Meet the locals
Unfortunately for Wrocław, the most memorable moment in its modern footballing history is a very black spot indeed. This was the 'ustawka' - an organised riot between fans - in 2003, in which one person died, 12 hospitalised, and more than 200 arrested.
But football in Poland, as in other nations, is a passionate sport; just as the English were rehabilitated into European club football after the dark days of the 1980s, so UEFA has accepted that Poland has dealt effectively enough with its hooligan problem to warrant it's co-host status of Euro 2012.
The local team is Śląsk Wrocław, an Ekstraklasa club with five trophies to its name. They won the Polish Cup in 1976 and 1987, the Ekstraklasa Cup in 2009, the Polish Super Cup in 1977, and the league in 1977. Playing in green and white, which carries a distinct red flash on both home and away strips, Śląsk Wrocław are now one of the main forces of Polish football, having finishing second in the Ekstraklasa in the 2010-2011 season. Their home, and the ground for the Euro 2012 matches, is Stadion Miejski, which boasts close to 43,000 seats.

The stadium
Stadion Miejski is a brand new stadium that was built in the space of just two years, at a cost of almost 73 million złoty. It was designed and built by architects JSK Architekci, and stands at Aleja Śląska 1, within easy reach of all parts of the city.
Even before the Euro 2012 tournament started, Stadion Miejski had already come to the attention of connoisseurs of this kind of archicture. In fact, at the time of writing, it is up for the title of 'best stadium' in an international competition that has just 27 finalists. Possibly this is because the stadium combines a variety of uses, not just football, with facilities for shopping, concerts, commerce, office space and leisure.
At the business end, Stadion Miejski is a steel, concrete and fibreglass structure which can actually change its appearance - thanks to a clever lighting system - to suit whichever event is being held there. It stands 37 metres high, and the roof covers a total of 38,000 square metres. The seating, as at the other Euro 2012 venues, will be reduced a little for the duration of the tournament, so the stadium will be able to seat 41,500 fans. Of these, most are regular seating - but there will also be 100 spaces for disabled fans, 1,600 for business customers, and 500 in boxes. There's not much chance of becoming caught short either, as, unlike some older-style football stadiums, the toilet facilities are both state of the art and numerous. Naturally, fans will be offered the opportunity to buy merchandise and refreshments too; in fact, there's a food counter which is almost 300 metres long.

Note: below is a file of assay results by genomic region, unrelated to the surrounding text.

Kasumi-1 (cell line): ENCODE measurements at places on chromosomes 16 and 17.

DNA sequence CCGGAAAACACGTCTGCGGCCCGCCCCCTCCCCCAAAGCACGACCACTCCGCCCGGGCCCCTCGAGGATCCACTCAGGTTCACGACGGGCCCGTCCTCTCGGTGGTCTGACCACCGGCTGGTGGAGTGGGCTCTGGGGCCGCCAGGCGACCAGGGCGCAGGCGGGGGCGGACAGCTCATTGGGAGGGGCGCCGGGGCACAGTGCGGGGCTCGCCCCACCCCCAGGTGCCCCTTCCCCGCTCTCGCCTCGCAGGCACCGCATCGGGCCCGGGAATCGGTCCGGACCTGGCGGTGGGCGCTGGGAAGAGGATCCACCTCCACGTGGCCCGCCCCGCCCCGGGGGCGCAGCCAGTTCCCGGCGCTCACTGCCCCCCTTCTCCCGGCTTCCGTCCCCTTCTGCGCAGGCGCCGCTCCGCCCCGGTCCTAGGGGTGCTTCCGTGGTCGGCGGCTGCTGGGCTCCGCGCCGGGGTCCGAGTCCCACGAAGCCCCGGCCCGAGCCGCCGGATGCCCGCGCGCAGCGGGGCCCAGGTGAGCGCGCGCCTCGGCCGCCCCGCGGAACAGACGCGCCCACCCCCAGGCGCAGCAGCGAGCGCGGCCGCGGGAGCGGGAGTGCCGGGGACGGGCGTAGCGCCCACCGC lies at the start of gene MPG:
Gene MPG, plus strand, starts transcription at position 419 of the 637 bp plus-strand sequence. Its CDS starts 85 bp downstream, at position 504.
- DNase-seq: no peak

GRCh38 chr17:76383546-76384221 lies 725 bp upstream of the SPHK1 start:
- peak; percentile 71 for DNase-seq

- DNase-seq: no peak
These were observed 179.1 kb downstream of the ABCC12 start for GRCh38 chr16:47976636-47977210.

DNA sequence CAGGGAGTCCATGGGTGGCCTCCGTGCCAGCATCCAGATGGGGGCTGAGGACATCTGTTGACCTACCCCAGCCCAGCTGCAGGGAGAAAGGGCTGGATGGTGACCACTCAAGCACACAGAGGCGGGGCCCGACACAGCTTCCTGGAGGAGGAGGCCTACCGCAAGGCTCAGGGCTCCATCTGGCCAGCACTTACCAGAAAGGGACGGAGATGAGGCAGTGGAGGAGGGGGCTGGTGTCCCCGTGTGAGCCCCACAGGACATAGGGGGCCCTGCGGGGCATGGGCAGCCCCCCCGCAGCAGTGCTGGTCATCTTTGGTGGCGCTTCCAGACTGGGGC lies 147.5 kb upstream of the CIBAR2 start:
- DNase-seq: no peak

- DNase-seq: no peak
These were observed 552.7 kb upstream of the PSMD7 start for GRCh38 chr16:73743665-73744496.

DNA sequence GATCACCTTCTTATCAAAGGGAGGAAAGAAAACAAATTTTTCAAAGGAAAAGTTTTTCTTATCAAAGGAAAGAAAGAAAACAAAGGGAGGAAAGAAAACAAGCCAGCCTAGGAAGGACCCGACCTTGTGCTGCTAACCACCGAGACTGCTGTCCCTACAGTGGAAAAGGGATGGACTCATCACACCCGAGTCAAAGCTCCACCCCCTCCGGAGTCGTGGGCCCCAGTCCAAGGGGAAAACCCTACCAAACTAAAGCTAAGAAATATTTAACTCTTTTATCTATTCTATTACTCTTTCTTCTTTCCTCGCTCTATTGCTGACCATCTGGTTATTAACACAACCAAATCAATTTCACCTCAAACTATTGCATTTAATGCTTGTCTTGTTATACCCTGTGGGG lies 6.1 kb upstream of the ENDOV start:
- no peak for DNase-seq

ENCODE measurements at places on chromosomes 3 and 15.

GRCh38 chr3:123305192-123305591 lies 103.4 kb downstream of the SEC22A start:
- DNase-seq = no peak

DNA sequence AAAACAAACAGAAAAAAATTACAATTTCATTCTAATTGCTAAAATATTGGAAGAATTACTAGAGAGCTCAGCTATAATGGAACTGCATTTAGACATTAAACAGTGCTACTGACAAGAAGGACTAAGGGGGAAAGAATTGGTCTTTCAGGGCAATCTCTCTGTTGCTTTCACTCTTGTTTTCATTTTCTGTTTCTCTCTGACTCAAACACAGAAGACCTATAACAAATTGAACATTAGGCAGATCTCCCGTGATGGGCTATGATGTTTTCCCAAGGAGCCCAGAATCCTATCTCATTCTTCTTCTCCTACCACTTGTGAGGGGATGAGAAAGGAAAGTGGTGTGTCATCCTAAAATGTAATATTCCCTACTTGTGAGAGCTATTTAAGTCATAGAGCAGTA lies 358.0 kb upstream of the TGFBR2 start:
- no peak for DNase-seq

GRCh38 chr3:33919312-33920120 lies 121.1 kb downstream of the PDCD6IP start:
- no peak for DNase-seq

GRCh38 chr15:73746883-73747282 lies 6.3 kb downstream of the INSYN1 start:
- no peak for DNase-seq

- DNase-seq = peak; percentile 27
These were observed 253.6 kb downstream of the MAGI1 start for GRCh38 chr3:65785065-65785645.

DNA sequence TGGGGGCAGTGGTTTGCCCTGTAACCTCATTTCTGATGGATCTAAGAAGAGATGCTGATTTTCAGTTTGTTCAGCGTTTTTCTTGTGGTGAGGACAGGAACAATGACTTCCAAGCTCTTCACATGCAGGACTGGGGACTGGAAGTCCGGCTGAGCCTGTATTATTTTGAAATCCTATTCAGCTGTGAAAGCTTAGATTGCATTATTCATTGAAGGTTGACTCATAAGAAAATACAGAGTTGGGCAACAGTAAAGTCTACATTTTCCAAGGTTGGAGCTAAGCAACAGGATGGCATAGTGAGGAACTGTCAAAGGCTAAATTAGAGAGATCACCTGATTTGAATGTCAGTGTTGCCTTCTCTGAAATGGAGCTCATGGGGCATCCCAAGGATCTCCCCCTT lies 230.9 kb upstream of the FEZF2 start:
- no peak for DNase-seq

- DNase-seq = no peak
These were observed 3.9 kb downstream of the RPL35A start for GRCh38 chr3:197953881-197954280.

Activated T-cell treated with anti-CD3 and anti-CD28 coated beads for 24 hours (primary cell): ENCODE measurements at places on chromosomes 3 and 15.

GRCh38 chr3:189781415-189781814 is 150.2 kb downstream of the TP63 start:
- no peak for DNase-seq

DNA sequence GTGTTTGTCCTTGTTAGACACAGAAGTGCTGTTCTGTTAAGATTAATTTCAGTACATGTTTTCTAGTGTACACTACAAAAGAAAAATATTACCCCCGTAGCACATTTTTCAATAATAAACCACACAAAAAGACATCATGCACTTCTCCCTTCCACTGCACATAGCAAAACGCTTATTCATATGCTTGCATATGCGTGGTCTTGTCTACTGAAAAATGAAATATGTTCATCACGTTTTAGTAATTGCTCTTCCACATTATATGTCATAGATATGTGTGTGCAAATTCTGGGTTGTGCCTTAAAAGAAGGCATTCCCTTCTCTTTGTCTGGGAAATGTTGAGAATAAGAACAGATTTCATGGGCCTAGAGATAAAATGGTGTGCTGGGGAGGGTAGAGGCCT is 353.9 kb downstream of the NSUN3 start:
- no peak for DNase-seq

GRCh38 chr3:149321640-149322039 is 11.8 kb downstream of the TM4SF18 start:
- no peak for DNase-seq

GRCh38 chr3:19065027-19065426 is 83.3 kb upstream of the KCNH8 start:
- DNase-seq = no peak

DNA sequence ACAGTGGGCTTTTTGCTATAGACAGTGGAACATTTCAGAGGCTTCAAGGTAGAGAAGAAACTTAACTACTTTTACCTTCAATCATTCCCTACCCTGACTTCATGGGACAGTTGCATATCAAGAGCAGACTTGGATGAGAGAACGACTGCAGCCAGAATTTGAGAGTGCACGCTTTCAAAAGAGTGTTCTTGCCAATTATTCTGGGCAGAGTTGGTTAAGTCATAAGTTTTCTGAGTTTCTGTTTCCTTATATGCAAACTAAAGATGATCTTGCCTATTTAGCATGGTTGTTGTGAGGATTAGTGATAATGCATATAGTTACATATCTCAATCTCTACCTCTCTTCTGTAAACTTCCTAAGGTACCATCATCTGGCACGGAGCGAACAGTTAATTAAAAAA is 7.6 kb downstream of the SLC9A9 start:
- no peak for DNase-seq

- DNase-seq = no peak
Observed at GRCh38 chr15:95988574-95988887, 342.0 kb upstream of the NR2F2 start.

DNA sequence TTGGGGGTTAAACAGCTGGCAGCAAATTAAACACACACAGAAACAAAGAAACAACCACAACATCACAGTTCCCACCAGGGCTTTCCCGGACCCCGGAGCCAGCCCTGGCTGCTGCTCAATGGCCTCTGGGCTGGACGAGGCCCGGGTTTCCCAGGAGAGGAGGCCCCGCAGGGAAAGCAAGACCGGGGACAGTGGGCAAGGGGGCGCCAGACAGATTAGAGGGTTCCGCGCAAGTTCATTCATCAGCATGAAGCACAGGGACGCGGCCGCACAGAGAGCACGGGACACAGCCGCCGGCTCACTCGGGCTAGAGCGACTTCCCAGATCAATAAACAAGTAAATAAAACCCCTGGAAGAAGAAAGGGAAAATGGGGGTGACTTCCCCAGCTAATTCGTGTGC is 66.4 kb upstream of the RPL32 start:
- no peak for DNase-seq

And, for the game itself, you will find that wherever you are seated, the view is fantastic. In fact, the minimum distance from the first row to the pitch is just under seven metres - so seats here come with the opportunity to offer advice and instruction to the player of your choice.

Getting there
If you are flying directly into Wrocław, you can get a flight to Copernicus Airport from several UK cities and many more across Europe. There is a bus, number 406, direct from the airport - which was due to open a new terminal in early 2012 - to the city centre; or, you can hop into a taxi or hire car and get to the stadium itself in under 20 minutes thanks to the new motorway link, the A8.
Like the airport and motorway, Wrocław railway station has also been the subject of pre-tournament renovation, which was due for completion before the first match kicks off at Stadion Miejski on June 8. It's a great way to get to the stadium from the city centre, taking just a few minutes and three stops to make the journey.
Within the city, make the most of the bus and tram network which offers comprehensive coverage around the centre and environs. Take a look at the city's local information website if you want to plan your journey in advance, or expect to take some time sightseeing as well as watching the game.
Travelling onwards, perhaps to see games at other Euro 2012 venues, the Polish railway service has connections to the rest of the cities in Poland. Gdansk is 480km away, Poznan 145km, and Warsaw 302km. To get to the Ukraine, you're going to have to cross not just a border but a fair distance too. Lviv is 513km distant, Kiev 950km, Kharkiv 1,360, and Donetsk is 1,780km away.

Accommodation